Diana, Janice and I arrived in Egypt last Saturday night and spent two days in Cairo. On Sunday, we got our contract signed at the offices of the Ministry of State for Antiquities (MSA), and then we went back to the offices of the American Research Center in Egypt (ARCE) to finish some other formalities. On Monday, we visited the Egyptian Museum, where they have started allowing visitors to take photographs again. We looked for some of our favorite pieces, some of which were excavated by the Metropolitan Museum during the last century. A good example is the group of models found in the tomb of Meketre. These were excavated here in the Theban necropolis by the MMA in 1920. Half of the models were given to the Metropolitan Museum in the division of finds (for a model now in New York, see 20.3.4 (metmuseum.org/collection/the-collection-online/search/577298), which is currently on display in the special exhibition Ancient Egypt Transformed, The Middle Kingdom, metmuseum.org/exhibitions/listings/2015/ancient-egypt-transformed), and half of them are now in Cairo.
On Tuesday, we flew to Luxor and were met at the airport by Peter, our excavation manager, Hassaan, and our driver, Mohammed. We had to present our papers to the General Director of Luxor Antiquities, Dr. Mustafa Waziry, and then we drove across the bridge to Qurna and the New Memnon Hotel, where we were given a warm Egyptian welcome.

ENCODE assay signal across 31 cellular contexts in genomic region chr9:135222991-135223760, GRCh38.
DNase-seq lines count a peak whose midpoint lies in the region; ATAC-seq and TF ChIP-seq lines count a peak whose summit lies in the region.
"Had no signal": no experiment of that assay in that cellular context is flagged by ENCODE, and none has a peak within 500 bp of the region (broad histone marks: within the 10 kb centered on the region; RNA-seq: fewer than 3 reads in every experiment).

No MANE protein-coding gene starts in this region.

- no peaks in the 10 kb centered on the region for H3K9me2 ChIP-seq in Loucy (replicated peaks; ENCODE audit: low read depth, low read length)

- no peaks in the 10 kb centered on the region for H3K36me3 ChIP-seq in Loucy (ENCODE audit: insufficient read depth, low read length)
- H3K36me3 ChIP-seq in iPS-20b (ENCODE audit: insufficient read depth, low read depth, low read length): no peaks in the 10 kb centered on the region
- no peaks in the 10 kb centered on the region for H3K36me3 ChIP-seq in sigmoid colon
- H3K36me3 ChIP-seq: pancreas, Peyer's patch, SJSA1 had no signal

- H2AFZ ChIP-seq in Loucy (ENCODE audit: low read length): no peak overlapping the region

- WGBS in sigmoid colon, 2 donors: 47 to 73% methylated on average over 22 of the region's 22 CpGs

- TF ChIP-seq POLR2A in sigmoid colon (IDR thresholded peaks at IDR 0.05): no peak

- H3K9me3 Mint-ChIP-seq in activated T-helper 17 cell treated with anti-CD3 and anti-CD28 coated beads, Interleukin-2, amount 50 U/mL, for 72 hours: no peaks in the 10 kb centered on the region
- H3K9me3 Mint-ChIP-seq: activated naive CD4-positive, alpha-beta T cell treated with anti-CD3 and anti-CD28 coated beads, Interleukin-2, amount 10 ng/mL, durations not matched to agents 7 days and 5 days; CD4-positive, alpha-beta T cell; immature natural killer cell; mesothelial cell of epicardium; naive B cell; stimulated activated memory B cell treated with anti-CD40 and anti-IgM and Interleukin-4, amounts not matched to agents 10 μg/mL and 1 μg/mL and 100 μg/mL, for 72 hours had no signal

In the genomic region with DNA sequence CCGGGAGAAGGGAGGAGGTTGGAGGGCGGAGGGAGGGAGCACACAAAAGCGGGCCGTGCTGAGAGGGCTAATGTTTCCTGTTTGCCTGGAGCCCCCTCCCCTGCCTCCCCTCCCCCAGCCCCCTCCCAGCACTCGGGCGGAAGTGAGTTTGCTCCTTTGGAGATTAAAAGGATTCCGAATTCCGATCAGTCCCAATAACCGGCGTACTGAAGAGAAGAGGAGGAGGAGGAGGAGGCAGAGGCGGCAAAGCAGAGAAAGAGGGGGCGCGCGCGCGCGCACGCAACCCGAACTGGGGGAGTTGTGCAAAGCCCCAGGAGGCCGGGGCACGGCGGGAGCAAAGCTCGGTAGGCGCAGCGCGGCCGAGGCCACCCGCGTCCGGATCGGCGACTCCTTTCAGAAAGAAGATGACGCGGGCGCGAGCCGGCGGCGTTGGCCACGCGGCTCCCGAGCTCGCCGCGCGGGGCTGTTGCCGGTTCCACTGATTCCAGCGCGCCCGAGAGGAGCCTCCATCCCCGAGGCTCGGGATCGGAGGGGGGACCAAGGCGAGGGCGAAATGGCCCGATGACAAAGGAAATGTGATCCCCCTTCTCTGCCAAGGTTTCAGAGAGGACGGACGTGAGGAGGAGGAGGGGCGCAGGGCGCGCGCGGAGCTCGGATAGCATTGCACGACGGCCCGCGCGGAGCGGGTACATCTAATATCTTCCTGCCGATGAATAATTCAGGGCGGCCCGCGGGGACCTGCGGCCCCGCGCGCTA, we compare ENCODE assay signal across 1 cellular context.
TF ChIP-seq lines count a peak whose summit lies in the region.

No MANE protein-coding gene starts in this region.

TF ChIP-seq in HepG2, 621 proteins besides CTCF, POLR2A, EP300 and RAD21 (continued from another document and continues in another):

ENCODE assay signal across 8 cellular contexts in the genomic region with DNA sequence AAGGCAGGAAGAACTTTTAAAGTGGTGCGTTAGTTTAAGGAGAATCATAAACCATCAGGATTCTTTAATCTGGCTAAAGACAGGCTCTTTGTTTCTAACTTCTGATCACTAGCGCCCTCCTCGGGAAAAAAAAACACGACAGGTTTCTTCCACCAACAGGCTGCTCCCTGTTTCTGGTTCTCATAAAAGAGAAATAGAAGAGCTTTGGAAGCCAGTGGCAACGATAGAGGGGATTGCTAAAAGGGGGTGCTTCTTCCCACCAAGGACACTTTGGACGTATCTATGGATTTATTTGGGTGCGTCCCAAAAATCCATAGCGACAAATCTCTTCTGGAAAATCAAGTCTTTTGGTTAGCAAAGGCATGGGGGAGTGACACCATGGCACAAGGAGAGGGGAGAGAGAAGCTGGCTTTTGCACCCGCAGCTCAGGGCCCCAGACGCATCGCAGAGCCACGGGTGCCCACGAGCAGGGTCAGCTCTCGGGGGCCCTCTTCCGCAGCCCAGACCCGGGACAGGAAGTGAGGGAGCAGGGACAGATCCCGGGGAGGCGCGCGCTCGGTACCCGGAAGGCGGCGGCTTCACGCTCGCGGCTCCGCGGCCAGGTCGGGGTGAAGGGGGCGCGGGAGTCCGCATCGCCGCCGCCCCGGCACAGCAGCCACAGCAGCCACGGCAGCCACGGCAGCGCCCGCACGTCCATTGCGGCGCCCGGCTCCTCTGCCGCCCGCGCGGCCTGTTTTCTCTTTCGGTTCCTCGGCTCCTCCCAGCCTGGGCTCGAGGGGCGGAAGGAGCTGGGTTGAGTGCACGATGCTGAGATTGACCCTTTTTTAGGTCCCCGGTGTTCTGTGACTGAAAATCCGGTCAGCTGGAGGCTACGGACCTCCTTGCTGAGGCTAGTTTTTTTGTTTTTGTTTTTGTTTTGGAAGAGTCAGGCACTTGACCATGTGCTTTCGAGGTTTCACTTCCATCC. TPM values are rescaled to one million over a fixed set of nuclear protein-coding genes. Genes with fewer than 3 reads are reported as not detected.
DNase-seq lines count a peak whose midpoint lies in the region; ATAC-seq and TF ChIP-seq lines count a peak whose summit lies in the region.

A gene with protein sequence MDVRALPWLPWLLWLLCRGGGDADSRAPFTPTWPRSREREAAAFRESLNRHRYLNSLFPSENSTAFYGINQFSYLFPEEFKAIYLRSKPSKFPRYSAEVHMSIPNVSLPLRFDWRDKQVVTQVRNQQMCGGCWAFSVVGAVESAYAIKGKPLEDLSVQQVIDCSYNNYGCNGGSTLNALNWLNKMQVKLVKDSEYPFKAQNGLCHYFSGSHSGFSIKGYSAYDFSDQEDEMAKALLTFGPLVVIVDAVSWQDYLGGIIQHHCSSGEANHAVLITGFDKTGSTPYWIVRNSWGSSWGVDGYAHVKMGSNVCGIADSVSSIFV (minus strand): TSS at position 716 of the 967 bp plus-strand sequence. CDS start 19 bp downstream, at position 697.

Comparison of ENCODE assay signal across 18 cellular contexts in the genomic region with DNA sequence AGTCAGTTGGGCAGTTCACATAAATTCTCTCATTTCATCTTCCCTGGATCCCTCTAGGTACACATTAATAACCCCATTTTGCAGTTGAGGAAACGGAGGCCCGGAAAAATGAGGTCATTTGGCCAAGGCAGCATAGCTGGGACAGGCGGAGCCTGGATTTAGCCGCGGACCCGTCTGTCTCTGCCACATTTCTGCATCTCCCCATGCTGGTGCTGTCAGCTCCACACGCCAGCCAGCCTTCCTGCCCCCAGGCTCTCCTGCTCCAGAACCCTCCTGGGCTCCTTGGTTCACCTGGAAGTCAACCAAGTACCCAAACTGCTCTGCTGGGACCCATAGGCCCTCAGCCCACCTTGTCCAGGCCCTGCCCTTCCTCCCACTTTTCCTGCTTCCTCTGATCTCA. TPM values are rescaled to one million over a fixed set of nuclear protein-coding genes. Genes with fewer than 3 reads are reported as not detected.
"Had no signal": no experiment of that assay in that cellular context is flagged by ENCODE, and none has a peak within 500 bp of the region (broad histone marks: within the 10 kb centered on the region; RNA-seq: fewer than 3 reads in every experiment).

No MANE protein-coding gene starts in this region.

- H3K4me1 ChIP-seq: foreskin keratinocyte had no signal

On Wednesday, we were introduced to our inspector for this season, about whom we will talk more in a later blog, and we drove out to have a look at the site, which has fared well over the past 10 months.
Today was Eastern Orthodox Christmas, so we spent part of the day visiting sites on the west bank. We particularly liked the three tombs that have been opened in the cemetery called Qurnet Murai. Two of the owners had a relationship with Amenhotep III: Amenhotep, called Huy (TT 40) was the King’s Son (Viceroy) of Kush in the king’s reign. One of the facsimiles at the Metropolitan Museum represents an entire wall of this tomb (30.4.21, metmuseum.org/collection/the-collection-online/search/548571). The second man, Amenemonet (TT 277) lived generations later, but served as a priest in the king’s temple sometime at the end of the 19th Dynasty (for this tomb, see osirisnet.net/tombes/nobles/ameneminet277/e_ameneminet277_01). The tombs are charming and well worth the climb up the hill. That evening, Tony Crosby, our mud brick specialist, flew in to join the team.
January 7, 2016